Hired vehicles (and maybe your 4WD) are not insured
One thing that a lot of people don’t realise is that some insurance companies will not cover a 4WD if it is on a non gazetted road. You won’t see many hired 4WD’s out at Mitchell Falls, and that’s because they aren’t covered to be there. If you have an accident in a hired vehicle up there, you are likely to be liable for repairing it. Before you commit to visiting, make sure your insurance company will cover you should something go wrong.
A big walk
The walk to the Mitchell falls is quite long in comparison to the others you will do on the Gibb River road. It is not overly difficult (bar a few rock steps and inclines), but being so long there’s a good chance you will be sore the next day! The sign says 4 – 6 hours return. We walked to the falls early in the morning in just over an hour and a half, and going back it might have taken 2 hours. We stretched the return section much longer than 2 hours though, by stopping at a number of places to take photos, swim and relax.
Most people opt to walk one way and fly back (you can easily get on a helicopter, just speak to the operators before heading off!). I’m told a flight over the Falls is spectacular, and sure beats a long walk!
You will get wet feet on the last part of the Mitchell Falls walk. Take your boots off, and cross the rocks in bare feet. Just take your time; some of them are slippery.
The Mitchell Falls camping experience is certainly hampered by the helicopters. I’d been told about them before we went, and was prepared for them, but it doesn’t make it any nicer.
When we were there, 3 helicopters were flying back and forth on a regular basis, and their helipads are quite close to the campers, so expect a lot of noise from them, all day long. It’s not going to kill you, but it certainly takes away from the atmosphere of an otherwise completely quiet and amazing place.
What else do you need to know?
You cannot swim beneath the Mitchell Falls. It’s believed an aboriginal serpent lives there, and its very hard to get to anyway. Swimming is allowed above the falls, and in a decent sized pool, although its not very deep.
Get going early in the morning if you are walking to the falls. The sooner the better; as soon as you can see, you want to be walking. The walk back in the middle of the afternoon was much more tiring in the heat! Take plenty of water for the walk too.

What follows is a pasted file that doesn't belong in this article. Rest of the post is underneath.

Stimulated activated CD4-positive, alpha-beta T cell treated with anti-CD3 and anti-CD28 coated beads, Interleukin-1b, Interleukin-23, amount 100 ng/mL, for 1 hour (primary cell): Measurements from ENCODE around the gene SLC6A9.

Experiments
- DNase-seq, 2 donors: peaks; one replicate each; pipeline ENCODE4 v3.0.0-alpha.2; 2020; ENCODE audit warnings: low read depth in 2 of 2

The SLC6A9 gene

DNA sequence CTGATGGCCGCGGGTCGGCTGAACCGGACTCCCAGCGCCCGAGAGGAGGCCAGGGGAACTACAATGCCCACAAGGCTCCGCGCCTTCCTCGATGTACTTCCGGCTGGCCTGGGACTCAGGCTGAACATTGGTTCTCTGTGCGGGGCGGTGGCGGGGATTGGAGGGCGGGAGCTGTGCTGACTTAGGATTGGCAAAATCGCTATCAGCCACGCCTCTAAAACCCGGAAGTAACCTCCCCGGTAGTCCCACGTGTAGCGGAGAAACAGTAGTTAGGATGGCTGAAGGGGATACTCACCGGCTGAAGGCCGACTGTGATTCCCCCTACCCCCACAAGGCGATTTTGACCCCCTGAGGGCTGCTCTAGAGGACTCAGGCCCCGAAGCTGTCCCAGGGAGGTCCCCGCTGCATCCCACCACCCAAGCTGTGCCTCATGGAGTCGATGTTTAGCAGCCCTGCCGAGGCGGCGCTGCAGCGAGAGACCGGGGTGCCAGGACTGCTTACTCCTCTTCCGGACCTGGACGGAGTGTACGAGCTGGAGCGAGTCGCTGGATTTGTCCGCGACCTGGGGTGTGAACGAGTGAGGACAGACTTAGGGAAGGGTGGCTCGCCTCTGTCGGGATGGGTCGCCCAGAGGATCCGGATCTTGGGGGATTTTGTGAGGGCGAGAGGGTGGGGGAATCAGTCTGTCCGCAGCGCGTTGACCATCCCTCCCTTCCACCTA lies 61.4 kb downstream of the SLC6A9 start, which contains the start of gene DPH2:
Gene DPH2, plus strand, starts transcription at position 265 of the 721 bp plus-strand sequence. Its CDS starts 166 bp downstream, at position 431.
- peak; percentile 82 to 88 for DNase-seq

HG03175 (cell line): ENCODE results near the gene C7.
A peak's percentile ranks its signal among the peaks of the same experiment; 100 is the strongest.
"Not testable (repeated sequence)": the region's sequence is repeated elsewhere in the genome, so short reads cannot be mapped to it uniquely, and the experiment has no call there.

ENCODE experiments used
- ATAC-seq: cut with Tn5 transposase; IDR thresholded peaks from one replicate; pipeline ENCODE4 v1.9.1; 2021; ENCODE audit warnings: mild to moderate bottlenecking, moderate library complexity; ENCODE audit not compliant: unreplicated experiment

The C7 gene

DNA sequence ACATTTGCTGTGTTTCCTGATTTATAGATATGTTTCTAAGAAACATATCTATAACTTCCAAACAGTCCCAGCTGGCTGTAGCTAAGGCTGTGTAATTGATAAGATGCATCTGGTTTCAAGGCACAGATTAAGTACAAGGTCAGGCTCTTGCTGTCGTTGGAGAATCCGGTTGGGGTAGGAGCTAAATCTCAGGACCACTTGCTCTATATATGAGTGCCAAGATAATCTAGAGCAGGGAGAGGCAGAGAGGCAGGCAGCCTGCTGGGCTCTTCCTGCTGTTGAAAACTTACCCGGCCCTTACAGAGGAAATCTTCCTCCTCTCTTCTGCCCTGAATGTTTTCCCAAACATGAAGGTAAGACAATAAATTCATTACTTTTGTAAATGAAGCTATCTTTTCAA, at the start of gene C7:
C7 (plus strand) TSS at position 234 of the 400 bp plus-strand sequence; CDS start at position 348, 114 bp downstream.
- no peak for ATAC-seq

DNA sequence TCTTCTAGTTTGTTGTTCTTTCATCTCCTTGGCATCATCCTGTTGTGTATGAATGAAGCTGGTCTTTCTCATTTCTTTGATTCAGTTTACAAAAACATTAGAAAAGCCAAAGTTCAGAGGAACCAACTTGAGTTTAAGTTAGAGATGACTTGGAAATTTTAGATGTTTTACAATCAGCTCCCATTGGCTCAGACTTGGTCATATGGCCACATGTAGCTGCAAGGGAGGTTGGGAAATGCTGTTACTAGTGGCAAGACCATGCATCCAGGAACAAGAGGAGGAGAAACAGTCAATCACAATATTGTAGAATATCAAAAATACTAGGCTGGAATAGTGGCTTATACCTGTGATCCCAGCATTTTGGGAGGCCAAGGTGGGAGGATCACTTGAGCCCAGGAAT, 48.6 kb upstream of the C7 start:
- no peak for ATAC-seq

There’s not a whole heap you can do at the actual falls themselves. You can see them in the distance, check them out from a few vantage points and then head back to the pool you crossed. We spent a couple of hours there soaking it up, but expected to be able to do more at the actual falls themselves.
Whats good about it then?
The Mitchell falls is a stunning place. To see water cascading down 4 levels with the mist creating a perfect rainbow is something else. There are a myriad of different places you can stop at along the way if you walk as well, which in their own rights are worth visiting. Swimming at the top and bottom of Little Merten falls is amazing, as are the spa’s in the river. There are a few places to stop and look at Aboriginal artwork, which is stunning too.
The campground is nice, with plenty of room and big sites. It’s got hybrid toilets which are clean and tidy, decent fire places and a section of road that you can stop along to collect fire wood on the way in. The animal and plant life is pretty unreal too, with many species only found in the Kimberley present. The rangers are super friendly, and there is plenty of information in pamphlets and brochures at the day use area.
Is it worth the detour then?
I feel if you have the right expectations, its worth the time and cost to do so. However, you do need a decent 4WD, patience, enough time and some extra money. This is a once in a lifetime opportunity, and whilst you are in the area, its worth the drive.
Have you been to the Mitchell falls? What did you think of it?